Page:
Lumbar Traction for Back Pain

A chiropractor adjusts a woman's back.
A chiropractor adjusts a woman's back. BanksPhotos/E+/Getty Images

Lumbar traction, often combined with exercise, is a physical therapy treatment that is sometimes used for low back pain or sciatica.

However, research published in 2016 calls into question its effectiveness for these conditions. Researchers say lumbar traction with exercise didn't improve outcomes compared to physical therapy (PT) exercises alone.

What Is Lumbar Traction?

Lumbar (low back) traction helps to separate the spaces between your vertebrae, the bones that make up your spine. In theory, slightly separating these bones can help take the pressure off pinched nerves (such as the sciatic nerve) to decrease your pain and improve your mobility.

It sounds like a logical approach to the problem, but research and logic don't appear to agree.

What Does the Research Show About Lumbar Traction?

A study published in the Journal of Orthopaedic and Sports Physical Therapy (JOSPT) examined the effect of adding lumbar traction to an extension-based exercise program for back pain.

A group of 120 people with back pain and nerve root impingement was randomly selected to undergo either lumbar traction with exercises or simple exercises for pain. The exercises were extension-based, meaning that they focused on bending the spine backward, a movement considered effective for many people with back pain and pinched nerves.

The results indicated that adding lumbar traction to PT exercises offered no significant benefit over extension-based exercise alone for back pain. Lumbar traction may simply be a waste of time (and resources) for back pain involving lumbar nerve root impingement. (Fancy machines like lumbar decompression fall into the category of traction, and so they likely offer no benefit to your back treatment regimen.)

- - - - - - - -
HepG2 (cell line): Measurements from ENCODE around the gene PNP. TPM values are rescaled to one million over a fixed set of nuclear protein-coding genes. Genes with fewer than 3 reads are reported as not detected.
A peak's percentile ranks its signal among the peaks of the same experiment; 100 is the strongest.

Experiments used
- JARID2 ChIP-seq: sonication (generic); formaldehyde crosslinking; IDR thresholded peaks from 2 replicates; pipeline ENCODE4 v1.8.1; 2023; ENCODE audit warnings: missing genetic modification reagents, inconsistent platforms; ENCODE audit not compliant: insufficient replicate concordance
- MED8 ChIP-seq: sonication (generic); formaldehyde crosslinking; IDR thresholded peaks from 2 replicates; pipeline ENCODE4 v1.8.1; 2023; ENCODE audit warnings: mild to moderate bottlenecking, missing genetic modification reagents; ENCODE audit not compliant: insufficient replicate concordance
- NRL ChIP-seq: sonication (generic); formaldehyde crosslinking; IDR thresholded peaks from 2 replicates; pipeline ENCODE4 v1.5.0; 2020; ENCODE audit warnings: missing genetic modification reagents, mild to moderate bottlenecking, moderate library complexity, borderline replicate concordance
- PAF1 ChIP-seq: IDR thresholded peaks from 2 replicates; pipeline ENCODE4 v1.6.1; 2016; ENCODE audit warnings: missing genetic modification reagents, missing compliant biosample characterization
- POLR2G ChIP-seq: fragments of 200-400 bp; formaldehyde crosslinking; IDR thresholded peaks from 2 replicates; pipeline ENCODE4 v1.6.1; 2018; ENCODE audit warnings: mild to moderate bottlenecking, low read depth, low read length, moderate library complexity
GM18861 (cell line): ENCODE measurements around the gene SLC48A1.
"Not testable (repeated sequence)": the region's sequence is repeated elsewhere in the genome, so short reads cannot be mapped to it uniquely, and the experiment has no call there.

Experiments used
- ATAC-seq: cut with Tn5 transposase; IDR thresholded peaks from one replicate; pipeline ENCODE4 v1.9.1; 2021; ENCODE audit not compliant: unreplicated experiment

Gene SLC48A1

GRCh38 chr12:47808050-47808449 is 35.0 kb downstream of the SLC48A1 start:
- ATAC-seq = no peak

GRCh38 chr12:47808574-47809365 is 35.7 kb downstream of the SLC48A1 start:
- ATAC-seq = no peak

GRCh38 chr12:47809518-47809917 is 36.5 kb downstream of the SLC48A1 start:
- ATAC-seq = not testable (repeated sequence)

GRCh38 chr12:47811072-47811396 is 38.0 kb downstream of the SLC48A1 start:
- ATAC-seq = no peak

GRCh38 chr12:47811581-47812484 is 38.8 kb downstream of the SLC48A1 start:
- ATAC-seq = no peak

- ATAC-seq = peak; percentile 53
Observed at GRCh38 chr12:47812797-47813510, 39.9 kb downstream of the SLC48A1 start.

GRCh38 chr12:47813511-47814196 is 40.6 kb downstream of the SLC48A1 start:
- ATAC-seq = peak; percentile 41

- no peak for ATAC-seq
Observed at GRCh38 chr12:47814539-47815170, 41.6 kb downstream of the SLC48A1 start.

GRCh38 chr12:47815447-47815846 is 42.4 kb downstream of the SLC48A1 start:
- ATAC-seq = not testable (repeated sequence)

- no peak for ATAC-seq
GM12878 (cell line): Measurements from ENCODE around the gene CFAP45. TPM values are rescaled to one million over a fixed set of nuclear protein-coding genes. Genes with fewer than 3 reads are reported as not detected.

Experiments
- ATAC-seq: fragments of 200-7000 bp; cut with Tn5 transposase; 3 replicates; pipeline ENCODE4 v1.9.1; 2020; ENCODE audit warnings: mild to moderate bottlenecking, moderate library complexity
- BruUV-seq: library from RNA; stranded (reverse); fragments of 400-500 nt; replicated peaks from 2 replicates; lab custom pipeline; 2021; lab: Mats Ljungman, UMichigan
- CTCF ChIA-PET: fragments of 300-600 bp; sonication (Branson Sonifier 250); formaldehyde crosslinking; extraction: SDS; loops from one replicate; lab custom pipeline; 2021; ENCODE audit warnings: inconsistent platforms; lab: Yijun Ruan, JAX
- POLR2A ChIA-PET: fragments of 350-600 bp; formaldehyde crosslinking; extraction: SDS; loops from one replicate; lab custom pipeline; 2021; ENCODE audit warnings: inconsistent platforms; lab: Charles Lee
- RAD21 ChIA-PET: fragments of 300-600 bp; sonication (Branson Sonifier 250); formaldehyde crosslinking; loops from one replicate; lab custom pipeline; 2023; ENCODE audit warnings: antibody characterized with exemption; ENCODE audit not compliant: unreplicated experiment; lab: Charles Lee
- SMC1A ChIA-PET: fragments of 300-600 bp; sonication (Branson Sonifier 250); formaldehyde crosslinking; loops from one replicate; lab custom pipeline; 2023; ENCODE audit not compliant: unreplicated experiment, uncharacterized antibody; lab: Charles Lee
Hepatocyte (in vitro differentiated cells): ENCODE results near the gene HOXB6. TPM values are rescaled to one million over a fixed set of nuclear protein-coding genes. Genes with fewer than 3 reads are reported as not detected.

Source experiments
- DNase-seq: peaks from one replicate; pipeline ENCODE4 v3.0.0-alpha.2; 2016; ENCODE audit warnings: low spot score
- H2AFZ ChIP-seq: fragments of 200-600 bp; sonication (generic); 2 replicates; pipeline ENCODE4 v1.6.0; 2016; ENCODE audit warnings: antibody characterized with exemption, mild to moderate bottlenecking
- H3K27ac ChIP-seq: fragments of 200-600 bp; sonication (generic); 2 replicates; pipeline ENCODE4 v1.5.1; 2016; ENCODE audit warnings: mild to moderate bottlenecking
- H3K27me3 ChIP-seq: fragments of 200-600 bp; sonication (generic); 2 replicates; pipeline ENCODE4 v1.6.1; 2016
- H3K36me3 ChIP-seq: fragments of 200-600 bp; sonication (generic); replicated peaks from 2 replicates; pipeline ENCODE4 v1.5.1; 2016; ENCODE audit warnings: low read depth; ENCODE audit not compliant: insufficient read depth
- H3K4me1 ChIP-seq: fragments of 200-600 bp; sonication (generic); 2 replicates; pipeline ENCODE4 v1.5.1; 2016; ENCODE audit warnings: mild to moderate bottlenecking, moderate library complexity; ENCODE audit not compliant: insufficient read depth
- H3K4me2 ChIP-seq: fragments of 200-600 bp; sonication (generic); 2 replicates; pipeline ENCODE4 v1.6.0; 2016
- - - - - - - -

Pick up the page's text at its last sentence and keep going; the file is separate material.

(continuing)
The Best Treatment for Low Back Pain and Sciatica

If you have low back pain, exercise and postural correction may be your best bet to find relief. Research confirms that PT exercises can help you decrease pain and improve your mobility.

Plus, exercise is an active treatment that you can do just about anywhere. You don't need to rely on going to the physical therapy clinic; you can learn how to treat your condition and then get to it. Your physical therapist can also teach you how to prevent episodes of back pain.

Does it matter which exercise you do? Yes. A 2004 study found that if you do an exercise that centralizes your symptoms, you can realize rapid and lasting relief from your back pain. (Centralization is the movement of pain to your spine, and centralization of pain that occurs as you exercise is a good sign. Your McKenzie-trained physical therapist can tell you more.)

So, starting an exercise program that centralizes your symptoms if you have spinal pain can help you get back to your normal lifestyle quickly and safely. Check-in with your doctor before starting any exercise program for your back.

If you have low back pain or sciatica, you may benefit from various treatments from your physical therapist. If your PT offers you lumbar traction for your back pain, the results of this study indicate that it may not really be necessary. You should discuss your concerns with your therapist and perhaps see if there are any alternative treatments for you.

Exercise should be one of the main tools you use to treat and prevent your back pain. Your physical therapist is a movement expert who can show you which exercises are best for your condition. So, it may be a good idea to ditch the lumbar traction and get your back moving to help you quickly and safely return to your optimal level of activity.

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